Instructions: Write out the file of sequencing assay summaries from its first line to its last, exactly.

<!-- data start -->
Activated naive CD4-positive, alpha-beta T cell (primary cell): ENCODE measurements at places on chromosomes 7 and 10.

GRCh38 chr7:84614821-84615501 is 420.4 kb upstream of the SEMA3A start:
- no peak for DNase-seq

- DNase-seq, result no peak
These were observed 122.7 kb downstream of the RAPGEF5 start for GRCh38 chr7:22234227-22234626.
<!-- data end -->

Activated naive CD4-positive, alpha-beta T cell (primary cell): ENCODE measurements at places on chromosomes 7 and 10.

GRCh38 chr7:84614821-84615501 is 420.4 kb upstream of the SEMA3A start:
- no peak for DNase-seq

- DNase-seq, result no peak
These were observed 122.7 kb downstream of the RAPGEF5 start for GRCh38 chr7:22234227-22234626.